How to Activate Linux USB Dongles ‘D-link, Belkin etc’

Generally you can expect a USB device to work as soon as you plug it into a machine running any modern distribution of GNU/Linux. Everything from Debian to openSUSE can usually identify any USB device you plug into it and activate it as long as it can find a suitable open-source driver. Some distributions, like Ubuntu, have opted to use closed-source drivers when there isn’t any open-source version available.

Getting USB dongles to provide wireless connectivity can be a pain, however. Your Linux distribution might not activate the device automatically, which means you won’t be able to sync Bluetooth or Wi-Fi connections to it. Fortunately, there’s a quick fix from the terminal that should restore everything to normal after a restart.

Method 1: Recognizing the Device with hcitool

You’ll need to open up a terminal window, which you can do by searching for it on the Dash or opening it by clicking on the LXDE, Whisker or KDE menu and opening it from System Tools. You can also hold down Ctrl, Alt and T to open it in almost every desktop enviroment. You may want to hold down the Super or Windows key and then push T if that shorcut is supported by your window manager.

Run sudo hcitool lescan from the terminal as soon as it opens. This might find the Bluetooth device you were looking for. If you see an error that reads something like “The program ‘hcitool’ is currently not installed. You can install it by typing: sudo apt install bluez,” then you might not actually have the required Bluetooth daemon installed. This could very well be the cause of your issue. You could also get an error from sudo itself. Run sudo apt-get update after making sure that your repositories are activated and then run sudo apt-get install bluez to install the daemon. Once you’ve completed the installation, you can then try this again. You might also want to restart, which you can do simply by typing reboot at the command prompt to see if this helps.

Method 2: Editing the 99-local-bluetooth.rules File

If you absolutely can’t get the system to recognize the device under hcitool, then you’ll need to create a rule in the 99-local-bluetooth.rules file to get it to identify it. This should work with pretty much any of the Debian-based distributions and quite possibly Red Hat Linux as well. This should, by extension, work for Linux Mint, Ubuntu and the various derivatives of Ubuntu like LXLE, Bodhi Linux and Kubuntu.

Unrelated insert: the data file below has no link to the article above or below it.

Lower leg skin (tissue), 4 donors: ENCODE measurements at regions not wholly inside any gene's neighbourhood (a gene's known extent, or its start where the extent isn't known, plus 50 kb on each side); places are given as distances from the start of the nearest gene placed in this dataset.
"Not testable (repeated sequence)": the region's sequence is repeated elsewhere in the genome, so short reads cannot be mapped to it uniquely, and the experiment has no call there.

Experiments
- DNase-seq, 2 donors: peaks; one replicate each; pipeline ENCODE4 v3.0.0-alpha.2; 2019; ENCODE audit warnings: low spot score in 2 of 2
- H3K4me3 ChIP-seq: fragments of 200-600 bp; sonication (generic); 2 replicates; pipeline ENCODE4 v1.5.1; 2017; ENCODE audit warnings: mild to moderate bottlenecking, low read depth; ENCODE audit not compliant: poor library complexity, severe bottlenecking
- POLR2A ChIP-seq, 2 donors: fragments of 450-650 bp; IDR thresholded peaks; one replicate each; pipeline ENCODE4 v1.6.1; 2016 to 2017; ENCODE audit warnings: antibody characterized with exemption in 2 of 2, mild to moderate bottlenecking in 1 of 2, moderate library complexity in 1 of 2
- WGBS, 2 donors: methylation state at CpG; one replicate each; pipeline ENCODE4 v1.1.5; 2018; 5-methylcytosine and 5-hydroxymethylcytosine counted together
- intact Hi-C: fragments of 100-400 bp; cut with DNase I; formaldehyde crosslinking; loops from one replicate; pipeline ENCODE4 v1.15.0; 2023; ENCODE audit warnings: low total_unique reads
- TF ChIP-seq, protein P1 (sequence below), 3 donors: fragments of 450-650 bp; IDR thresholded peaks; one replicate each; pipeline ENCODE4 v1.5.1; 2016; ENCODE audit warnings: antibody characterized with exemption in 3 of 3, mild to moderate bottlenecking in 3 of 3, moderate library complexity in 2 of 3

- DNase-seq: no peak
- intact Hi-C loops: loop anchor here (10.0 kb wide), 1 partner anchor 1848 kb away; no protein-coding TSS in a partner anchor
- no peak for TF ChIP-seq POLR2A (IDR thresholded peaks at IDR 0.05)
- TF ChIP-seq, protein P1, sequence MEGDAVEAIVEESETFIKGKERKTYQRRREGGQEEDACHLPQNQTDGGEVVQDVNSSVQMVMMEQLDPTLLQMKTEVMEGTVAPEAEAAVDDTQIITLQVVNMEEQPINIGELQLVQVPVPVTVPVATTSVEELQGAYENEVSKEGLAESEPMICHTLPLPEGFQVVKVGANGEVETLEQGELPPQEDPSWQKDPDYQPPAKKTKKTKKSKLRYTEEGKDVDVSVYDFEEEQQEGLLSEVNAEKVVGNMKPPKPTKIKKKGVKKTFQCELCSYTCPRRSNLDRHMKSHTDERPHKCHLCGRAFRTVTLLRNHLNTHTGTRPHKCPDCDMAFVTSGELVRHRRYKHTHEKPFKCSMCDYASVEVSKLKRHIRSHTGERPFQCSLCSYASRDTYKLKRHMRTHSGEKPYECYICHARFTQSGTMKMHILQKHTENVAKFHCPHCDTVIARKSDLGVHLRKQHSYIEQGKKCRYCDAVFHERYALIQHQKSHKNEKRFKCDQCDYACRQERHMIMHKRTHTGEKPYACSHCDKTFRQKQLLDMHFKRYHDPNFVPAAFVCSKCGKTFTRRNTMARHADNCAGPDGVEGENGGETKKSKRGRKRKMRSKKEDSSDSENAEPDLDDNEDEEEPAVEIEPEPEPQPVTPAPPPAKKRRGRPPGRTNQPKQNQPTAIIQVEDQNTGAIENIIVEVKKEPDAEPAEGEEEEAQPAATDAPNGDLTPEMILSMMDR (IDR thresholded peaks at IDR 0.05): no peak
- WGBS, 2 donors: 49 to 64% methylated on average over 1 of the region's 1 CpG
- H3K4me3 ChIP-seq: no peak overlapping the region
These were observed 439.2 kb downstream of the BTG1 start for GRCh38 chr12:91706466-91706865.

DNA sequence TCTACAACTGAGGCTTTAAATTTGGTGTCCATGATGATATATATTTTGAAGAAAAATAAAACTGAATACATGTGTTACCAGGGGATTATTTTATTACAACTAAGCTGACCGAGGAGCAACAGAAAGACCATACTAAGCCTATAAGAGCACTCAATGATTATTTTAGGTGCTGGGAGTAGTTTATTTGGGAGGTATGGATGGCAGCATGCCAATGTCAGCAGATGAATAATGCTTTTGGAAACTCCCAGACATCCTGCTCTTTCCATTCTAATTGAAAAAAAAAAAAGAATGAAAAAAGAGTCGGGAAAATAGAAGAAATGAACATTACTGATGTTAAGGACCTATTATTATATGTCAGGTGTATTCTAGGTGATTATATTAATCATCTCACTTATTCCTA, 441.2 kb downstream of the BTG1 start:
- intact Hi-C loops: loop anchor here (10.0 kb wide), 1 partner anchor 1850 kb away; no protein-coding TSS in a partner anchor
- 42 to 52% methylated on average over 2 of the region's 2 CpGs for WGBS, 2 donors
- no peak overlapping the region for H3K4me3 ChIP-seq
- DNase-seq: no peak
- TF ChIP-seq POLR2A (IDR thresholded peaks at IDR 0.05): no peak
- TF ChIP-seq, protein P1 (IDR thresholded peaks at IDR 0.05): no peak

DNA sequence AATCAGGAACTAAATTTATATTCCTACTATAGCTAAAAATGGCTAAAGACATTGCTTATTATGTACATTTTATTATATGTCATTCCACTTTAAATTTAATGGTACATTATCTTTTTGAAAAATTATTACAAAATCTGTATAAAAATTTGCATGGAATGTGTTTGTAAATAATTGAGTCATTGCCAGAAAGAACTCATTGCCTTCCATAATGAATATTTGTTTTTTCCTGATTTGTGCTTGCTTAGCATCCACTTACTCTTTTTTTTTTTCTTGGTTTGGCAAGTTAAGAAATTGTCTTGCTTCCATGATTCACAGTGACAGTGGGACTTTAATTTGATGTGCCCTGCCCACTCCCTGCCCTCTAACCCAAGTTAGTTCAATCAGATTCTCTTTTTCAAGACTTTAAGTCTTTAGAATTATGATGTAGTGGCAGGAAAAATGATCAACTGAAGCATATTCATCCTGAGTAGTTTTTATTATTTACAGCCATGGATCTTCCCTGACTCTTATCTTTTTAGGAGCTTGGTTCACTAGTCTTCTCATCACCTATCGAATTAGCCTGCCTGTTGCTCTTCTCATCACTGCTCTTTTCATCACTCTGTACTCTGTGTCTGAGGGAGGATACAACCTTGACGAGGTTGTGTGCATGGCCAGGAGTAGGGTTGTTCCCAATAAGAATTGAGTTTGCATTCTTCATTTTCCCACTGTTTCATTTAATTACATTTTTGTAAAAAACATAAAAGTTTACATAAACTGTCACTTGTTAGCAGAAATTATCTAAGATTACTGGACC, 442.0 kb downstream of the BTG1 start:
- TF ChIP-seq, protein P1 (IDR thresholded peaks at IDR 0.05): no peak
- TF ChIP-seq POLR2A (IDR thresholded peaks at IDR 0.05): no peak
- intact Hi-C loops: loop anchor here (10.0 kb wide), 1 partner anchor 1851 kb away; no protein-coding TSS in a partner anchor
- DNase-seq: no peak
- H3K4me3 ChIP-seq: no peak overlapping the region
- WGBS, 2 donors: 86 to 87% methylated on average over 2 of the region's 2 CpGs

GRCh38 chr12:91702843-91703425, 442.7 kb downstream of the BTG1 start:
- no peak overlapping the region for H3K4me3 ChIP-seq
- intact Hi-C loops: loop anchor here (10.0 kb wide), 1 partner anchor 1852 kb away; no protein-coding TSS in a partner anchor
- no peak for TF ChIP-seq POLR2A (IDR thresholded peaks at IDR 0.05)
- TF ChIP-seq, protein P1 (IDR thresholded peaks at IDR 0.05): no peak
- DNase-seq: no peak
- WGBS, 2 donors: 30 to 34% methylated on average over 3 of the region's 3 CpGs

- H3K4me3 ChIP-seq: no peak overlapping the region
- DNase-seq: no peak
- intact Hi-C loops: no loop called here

Open the file by typing  at the command prompt and push enter. If you’d prefer, then you can substitue nano with vi, vim or another text editor. Scroll all the way down and then add the line SUBSYSTEM==”usb”, ATTRS{idVendor}==”####”, ATTRS{idProduct}==”####”, RUN+=”/bin/sh -c ‘modprobe btusb; echo #### #### > /sys/bus/usb/drivers/btusb/new_id'” to the bottom of the file. If you want to save yourself some time and simply copy this over but you’re using a terminal-based text editor, then make sure to either click on the Edit menu in the terminal and use Paste or hold down the Shift key when you push Ctrl+V.

You’ll need to replace the octothorpe symbols with the Vendor ID and Product ID of your device. If you know it, then simply fill it in. Otherwise, you’ll need to run lsusb from the command line to find it out. Look for the name of your device in the list. You should see the letters ID followed by four hexadecimal digits, a colon and then four more hexadecimal digits. Use the first four digits to replace the octothorpes in ATTRS{idVendor}==”####”, and then use the second four to replace the ATTRS{idProduct}==”####”, segment before using both to replace the set of symbols after echo. Save the file, exit and then restart your machine. You shouldn’t have any other issues.

Make sure the device is connected properly if you don’t see it listed after running the lsusb command, though. You might have noticed in our example image we didn’t actually see the Bluetooth device listed there. That meant it wasn’t plugged in properly. Wait a few moments after plugging it in before you run it, otherwise the lsusb program might not be able to find it right away.


Kevin Arrows

Kevin Arrows is a highly experienced and knowledgeable technology specialist with over a decade of industry experience. He holds a Microsoft Certified Technology Specialist (MCTS) certification and has a deep passion for staying up-to-date on the latest tech developments. Kevin has written extensively on a wide range of tech-related topics, showcasing his expertise and knowledge in areas such as software development, cybersecurity, and cloud computing. His contributions to the tech field have been widely recognized and respected by his peers, and he is highly regarded for his ability to explain complex technical concepts in a clear and concise manner.